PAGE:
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Smoking cessation is the term used to describe the process a person goes through to quit smoking. The most common forms of quitting smoking include cold turkey, nicotine replacement therapy, nicotine patches, and antidepressant or stimulant medication. Depending on the person, more than one form may be required to successfully quit.
Cold turkey is a form of smoking cessation that requires the person to immediately stop smoking without any additional nicotine. This means the person does not gradually wean himself off of nicotine but shocks his body into withdrawal. The most common side effects of stopping cold turkey are headaches, anxiety, irritability, fatigue, insomnia, stomach pain and nausea. The majority of these symptoms are due to the body's reaction to dopamine reductions in the brain and may last for several days until all of the nicotine is out of the body. Once the nicotine is gone, the person may still need to overcome the habit of having something in their mouth or smoking after a meal.
Another form of smoking cessation is nicotine replacement therapy, or NRT. Nicotine replacement therapy works by delivering nicotine to the body through means other than cigarettes. Cigarettes contain harmful chemicals in addition to the habit-forming nicotine which makes nicotine replacement therapy a preferred way to provide nicotine while a person is trying to quit altogether. Some of the most common options for nicotine replacement therapy are lozenges, gum, nasal spray and inhalers. All deliver a measured dose of nicotine that can gradually be reduced so the nicotine withdrawal symptoms are not as severe.
Nicotine patches are a form of smoking cessation that also use nicotine replacement therapy. Each patch has a specific amount of nicotine that is administered transdermally, or through the skin. The patches are sold with different amounts of nicotine so the person can start with a higher dose and every few days or weeks move to a lower dose patch until she feels able to stop smoking.
Smoking cessation may also require prescription medications such as Chantix, Welbutrin, and Zyban. These medications are intended to reduce the physical side effects of quitting smoking in addition to providing an antidepressant for the psychological withdrawals a person may feel. Most of these medications require patients to start with a low dose a week to ten days prior to quitting smoking to allow the medications to get fully into their system. Once they quit smoking successfully, they are often slowly weaned off the medication until they can function without side effects.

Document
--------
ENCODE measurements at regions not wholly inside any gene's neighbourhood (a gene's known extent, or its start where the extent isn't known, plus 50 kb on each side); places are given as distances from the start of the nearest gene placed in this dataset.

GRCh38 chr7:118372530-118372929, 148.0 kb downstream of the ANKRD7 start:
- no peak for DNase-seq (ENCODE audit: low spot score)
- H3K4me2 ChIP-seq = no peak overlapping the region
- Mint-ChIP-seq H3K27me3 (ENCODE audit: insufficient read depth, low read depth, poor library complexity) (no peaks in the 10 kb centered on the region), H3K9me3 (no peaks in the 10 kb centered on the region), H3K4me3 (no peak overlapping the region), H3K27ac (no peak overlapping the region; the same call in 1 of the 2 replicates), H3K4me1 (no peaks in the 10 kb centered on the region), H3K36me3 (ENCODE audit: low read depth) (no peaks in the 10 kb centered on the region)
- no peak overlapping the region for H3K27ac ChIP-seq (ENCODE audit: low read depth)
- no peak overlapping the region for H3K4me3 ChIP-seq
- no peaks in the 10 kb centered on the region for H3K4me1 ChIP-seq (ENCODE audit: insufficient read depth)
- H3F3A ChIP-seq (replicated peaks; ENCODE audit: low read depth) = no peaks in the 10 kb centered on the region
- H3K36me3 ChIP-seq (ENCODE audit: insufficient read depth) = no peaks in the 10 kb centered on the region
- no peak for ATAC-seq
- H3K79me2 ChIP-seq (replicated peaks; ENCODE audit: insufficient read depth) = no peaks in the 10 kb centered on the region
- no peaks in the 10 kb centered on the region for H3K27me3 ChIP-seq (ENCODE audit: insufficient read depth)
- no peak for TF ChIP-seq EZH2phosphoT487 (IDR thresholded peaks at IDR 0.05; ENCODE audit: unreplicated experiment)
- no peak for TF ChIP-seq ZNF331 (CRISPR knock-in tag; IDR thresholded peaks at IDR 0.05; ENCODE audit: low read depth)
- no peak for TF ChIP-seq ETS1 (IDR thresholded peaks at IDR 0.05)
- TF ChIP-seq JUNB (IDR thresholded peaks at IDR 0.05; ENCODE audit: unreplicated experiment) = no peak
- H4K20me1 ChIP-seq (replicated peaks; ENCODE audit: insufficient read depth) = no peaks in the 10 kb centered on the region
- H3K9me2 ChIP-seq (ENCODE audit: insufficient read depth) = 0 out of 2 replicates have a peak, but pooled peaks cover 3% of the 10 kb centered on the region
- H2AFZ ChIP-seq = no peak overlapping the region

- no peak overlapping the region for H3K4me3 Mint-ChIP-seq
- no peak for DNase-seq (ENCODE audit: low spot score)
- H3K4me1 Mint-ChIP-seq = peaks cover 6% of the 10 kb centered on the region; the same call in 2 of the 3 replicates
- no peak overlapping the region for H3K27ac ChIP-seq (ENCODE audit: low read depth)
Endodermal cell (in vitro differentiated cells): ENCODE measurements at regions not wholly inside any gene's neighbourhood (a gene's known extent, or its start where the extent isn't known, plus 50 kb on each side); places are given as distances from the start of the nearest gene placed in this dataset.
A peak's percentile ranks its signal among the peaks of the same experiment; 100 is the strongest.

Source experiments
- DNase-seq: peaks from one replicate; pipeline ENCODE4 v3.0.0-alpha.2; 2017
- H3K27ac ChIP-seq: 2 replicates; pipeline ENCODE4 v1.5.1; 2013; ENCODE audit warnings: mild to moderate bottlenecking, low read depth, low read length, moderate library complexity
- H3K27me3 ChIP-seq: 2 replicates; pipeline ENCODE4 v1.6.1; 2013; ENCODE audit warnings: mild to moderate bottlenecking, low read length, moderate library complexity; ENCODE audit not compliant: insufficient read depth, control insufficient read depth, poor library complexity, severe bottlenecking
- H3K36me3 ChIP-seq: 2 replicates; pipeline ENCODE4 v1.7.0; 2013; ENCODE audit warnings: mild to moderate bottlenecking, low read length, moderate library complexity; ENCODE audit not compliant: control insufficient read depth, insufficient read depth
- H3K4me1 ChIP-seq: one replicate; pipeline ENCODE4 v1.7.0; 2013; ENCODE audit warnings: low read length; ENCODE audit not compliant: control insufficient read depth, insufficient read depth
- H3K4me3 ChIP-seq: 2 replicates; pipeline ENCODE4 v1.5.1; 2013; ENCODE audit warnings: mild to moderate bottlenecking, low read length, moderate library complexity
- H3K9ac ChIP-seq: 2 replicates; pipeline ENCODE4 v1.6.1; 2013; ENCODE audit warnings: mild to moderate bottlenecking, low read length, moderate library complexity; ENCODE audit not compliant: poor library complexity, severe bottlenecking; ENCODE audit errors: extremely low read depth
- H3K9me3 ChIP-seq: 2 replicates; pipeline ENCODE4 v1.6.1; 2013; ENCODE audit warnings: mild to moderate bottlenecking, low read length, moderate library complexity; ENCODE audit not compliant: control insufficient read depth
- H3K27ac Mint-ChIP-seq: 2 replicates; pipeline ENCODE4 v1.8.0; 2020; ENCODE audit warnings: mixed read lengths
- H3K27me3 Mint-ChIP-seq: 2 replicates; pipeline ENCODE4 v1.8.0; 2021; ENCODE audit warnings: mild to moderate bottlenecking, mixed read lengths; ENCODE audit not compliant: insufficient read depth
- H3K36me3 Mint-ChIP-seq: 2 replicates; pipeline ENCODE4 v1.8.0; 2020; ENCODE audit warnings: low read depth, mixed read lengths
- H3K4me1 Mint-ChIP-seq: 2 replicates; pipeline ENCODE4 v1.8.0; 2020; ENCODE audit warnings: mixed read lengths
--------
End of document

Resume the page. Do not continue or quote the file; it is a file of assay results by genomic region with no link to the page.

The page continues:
@golf07 - I have never tried hypnosis, but have been thinking about taking one of the medications to help with smoking cessation.
I have tried other methods, but think I need some kind of professional smoking cessation treatment.
I have seen commercials and advertisements for medications like Chantix and Welbutrin. Until reading this article I didn't realize they had antidepressants in them.
It makes sense that your body might need some help in dealing with all the emotional issues you go through when you try to stop smoking.
I know many people who have never smoked think it should be just as easy as telling yourself not to do it. It is a lot more complicated than that, and that is why I want to try this medical approach and see if it will help.
Has anyone had success with smoking cessation using hypnosis? I think I have tried everything else there is, and have not been able to kick this habit.
I see advertisements from time to time about using hypnosis as a way to stop smoking. This makes me kind of nervous to think about doing, but if it helped me stop smoking, it would be worth it.
I had a friend that went through smoking cessation counseling sessions. I know different things work for different people, but I don't see how counseling would work for me.
I know what I need to do, I just don't seem to have the discipline to do it. Maybe something like hypnosis would give me the motivation and discipline I need to stop.
@SarahSon - I think trying to stop smoking by going cold turkey would be one of the hardest things to do. I have never smoked, but several members of my family smoke, and it is hard for me to completely understand that addiction to cigarettes.
My sister has tried many smoking cessation methods, and she has had the most success with using the nicotine patch. This was not such a shock on her body as trying to quit cold turkey.
It also helped her not to be as irritable and have the headaches when she tried to quit cold turkey. With the patch, she is gradually weaning herself off cigarettes.
This is a slow process for her, but
she is smoking much less than she did in the past. She is also finding that she doesn't crave them as strongly as she did before.
I sure hope with the help of the nicotine patch that she will be able to give up smoking for good.
I know several people who have stopped smoking by doing it cold turkey. Many of them tried several of the other methods, but always ended up smoking again.
There are many smoking cessation aids available for a person to try, but for these people, they just decided in their mind they were going to stop.
Sometimes it takes a health scare for them to realize they need to quit smoking. I had an uncle that smoked for 20 years and quit cold turkey when his dad was diagnosed with lung cancer.
He felt much better after he stopped smoking, but after another 20 years went by he was diagnosed with lung cancer. Even though he had stopped, the abuse to his body from smoking for 20 years had a toll on him.